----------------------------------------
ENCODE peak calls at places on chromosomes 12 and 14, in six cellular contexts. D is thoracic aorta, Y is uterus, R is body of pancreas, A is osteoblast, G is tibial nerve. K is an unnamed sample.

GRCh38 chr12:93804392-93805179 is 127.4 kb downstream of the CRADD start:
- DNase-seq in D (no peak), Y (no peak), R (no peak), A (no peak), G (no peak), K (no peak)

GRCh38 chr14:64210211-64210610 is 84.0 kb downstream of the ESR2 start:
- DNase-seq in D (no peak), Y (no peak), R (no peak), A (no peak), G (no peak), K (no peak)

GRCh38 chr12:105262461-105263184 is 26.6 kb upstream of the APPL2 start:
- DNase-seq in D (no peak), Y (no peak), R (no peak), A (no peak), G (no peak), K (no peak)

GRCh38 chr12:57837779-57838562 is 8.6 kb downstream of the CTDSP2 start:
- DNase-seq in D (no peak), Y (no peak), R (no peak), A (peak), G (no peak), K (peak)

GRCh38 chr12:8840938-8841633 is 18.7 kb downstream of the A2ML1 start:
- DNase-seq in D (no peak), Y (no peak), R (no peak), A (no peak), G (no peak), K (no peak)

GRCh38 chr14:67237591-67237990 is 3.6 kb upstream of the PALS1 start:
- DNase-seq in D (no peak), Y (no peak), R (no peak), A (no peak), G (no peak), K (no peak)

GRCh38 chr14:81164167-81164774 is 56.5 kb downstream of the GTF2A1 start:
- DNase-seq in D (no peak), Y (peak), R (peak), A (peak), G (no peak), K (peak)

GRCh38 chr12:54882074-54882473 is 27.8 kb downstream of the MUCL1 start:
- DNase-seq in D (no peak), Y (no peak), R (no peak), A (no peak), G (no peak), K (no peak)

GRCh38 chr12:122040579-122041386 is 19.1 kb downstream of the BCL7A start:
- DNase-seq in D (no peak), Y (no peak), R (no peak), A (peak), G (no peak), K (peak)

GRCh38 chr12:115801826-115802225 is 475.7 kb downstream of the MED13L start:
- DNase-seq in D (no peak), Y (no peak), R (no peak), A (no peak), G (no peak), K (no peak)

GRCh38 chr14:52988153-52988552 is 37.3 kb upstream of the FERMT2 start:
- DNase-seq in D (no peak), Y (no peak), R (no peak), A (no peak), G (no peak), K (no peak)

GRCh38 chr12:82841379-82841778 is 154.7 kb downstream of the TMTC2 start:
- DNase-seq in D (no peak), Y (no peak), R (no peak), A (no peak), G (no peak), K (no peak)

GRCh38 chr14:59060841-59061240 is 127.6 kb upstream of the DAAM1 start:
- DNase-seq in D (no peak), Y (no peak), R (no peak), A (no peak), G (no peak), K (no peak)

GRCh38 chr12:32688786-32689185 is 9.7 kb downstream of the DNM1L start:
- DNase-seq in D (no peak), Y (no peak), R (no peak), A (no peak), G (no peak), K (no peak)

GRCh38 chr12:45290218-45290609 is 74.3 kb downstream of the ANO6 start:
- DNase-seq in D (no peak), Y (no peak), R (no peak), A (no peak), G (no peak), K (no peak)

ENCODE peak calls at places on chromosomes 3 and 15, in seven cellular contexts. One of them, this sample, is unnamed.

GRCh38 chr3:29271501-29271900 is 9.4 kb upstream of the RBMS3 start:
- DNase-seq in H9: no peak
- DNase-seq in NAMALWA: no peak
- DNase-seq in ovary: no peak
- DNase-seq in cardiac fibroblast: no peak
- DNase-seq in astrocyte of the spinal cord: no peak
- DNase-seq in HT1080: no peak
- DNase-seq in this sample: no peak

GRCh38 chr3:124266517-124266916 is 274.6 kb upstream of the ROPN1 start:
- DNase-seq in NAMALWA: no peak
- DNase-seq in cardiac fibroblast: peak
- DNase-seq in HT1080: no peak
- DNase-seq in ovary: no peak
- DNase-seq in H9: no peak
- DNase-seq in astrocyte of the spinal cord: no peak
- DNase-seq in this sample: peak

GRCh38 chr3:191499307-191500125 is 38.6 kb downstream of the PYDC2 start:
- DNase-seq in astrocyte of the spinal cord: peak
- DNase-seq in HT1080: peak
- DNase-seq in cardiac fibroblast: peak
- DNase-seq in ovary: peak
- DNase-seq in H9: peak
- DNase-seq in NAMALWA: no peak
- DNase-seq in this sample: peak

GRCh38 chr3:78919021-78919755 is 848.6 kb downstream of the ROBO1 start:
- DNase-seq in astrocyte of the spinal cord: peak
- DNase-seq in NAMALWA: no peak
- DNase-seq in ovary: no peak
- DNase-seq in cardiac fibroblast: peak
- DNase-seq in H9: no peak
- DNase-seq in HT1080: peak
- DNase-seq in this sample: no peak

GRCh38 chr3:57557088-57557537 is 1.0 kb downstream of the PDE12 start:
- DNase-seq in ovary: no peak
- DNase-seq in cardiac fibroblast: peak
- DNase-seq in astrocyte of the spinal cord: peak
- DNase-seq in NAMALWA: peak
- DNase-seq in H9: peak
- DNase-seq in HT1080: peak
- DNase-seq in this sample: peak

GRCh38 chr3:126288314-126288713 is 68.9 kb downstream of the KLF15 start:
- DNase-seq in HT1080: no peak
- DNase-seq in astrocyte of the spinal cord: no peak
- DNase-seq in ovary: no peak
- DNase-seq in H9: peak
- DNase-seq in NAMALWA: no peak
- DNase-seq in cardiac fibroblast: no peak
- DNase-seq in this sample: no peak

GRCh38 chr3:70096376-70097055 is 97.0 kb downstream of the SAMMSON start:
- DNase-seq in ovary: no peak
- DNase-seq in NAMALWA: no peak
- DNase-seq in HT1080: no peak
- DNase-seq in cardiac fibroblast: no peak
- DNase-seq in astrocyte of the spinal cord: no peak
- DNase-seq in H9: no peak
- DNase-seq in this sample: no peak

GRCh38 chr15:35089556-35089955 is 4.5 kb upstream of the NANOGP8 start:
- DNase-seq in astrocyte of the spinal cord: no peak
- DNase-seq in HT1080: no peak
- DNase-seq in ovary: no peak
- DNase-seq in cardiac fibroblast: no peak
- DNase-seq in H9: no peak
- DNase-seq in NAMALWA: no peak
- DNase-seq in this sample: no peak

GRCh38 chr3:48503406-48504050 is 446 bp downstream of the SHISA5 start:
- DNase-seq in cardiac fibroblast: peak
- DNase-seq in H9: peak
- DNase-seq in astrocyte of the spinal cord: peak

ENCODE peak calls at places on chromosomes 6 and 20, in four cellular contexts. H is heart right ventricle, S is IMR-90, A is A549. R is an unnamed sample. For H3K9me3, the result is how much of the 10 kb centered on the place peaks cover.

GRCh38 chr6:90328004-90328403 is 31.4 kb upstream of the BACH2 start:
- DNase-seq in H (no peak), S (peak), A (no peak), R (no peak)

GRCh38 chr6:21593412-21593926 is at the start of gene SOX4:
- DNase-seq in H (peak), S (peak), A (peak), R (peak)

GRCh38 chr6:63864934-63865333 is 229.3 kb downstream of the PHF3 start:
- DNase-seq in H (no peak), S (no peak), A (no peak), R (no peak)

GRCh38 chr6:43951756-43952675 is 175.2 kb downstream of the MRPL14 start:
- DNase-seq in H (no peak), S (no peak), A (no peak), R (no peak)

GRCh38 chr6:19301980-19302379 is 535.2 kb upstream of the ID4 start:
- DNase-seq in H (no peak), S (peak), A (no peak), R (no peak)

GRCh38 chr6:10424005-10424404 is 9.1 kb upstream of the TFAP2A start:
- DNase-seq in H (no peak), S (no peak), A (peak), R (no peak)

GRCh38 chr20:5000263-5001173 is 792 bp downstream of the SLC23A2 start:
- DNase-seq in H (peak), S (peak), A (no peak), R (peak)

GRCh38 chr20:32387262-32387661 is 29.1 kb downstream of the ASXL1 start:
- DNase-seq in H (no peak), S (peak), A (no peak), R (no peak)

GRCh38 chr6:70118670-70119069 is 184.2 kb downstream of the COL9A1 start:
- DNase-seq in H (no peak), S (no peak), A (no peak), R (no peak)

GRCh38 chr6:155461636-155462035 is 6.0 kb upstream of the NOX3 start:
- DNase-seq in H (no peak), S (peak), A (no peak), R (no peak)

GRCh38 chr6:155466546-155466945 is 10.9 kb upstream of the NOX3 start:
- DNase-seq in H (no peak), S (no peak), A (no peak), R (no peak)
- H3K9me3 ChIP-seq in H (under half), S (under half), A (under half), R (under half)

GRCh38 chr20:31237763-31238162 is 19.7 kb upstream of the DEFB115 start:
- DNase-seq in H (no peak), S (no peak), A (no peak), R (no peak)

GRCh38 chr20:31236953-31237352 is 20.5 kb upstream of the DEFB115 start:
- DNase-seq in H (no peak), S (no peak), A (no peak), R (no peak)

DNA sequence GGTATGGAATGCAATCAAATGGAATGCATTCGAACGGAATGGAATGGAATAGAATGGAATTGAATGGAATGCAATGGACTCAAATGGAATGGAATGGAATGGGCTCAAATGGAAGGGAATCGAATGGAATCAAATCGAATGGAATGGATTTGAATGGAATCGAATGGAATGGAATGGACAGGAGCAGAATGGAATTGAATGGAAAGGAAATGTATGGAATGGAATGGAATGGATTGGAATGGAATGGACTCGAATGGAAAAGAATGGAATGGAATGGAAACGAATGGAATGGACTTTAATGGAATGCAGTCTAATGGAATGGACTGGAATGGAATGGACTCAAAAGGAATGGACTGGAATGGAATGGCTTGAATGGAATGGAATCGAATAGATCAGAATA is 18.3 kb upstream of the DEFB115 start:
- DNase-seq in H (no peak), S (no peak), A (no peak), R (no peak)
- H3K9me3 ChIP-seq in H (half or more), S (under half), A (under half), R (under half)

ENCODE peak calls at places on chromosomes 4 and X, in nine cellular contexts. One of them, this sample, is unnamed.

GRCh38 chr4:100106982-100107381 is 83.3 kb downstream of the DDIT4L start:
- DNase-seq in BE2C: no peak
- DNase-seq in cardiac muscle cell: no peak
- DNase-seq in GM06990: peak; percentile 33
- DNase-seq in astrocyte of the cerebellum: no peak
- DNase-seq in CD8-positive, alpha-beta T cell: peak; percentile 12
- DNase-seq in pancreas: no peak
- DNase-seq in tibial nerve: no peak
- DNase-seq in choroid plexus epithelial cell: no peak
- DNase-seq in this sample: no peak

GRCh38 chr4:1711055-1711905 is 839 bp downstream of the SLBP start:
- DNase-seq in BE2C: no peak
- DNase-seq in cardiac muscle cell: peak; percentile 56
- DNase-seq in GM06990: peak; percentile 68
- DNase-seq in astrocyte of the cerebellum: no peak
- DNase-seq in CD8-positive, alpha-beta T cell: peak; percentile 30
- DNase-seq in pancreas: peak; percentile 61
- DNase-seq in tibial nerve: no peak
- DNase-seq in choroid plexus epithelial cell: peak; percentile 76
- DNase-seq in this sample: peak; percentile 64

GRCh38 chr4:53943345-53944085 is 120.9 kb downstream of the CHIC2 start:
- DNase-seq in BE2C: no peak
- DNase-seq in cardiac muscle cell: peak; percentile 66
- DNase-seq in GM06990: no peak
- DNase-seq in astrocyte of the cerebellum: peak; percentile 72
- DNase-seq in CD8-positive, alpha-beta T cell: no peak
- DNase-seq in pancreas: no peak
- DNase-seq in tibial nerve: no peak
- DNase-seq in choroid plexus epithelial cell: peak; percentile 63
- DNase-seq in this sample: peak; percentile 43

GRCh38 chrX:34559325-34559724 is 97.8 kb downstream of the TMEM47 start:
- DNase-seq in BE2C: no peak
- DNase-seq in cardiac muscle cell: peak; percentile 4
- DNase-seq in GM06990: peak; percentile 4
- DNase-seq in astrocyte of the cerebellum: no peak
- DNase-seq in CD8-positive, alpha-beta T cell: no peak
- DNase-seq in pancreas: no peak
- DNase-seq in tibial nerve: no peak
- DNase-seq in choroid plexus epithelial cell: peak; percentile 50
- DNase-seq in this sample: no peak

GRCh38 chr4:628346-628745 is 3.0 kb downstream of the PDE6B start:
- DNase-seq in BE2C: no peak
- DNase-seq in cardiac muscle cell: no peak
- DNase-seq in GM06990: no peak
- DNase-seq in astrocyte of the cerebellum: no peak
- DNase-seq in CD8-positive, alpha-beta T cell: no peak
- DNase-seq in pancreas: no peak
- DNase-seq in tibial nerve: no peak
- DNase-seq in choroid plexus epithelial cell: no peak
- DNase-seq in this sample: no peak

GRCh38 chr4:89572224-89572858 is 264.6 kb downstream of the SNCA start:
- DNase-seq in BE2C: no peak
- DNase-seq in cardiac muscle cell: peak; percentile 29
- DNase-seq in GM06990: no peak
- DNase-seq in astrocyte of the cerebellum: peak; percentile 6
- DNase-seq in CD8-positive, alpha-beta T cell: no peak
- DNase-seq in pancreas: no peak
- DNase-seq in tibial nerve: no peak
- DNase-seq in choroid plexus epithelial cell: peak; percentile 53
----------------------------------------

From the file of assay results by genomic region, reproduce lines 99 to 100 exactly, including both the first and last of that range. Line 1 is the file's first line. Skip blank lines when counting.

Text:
- DNase-seq in H9: peak
- DNase-seq in astrocyte of the spinal cord: peak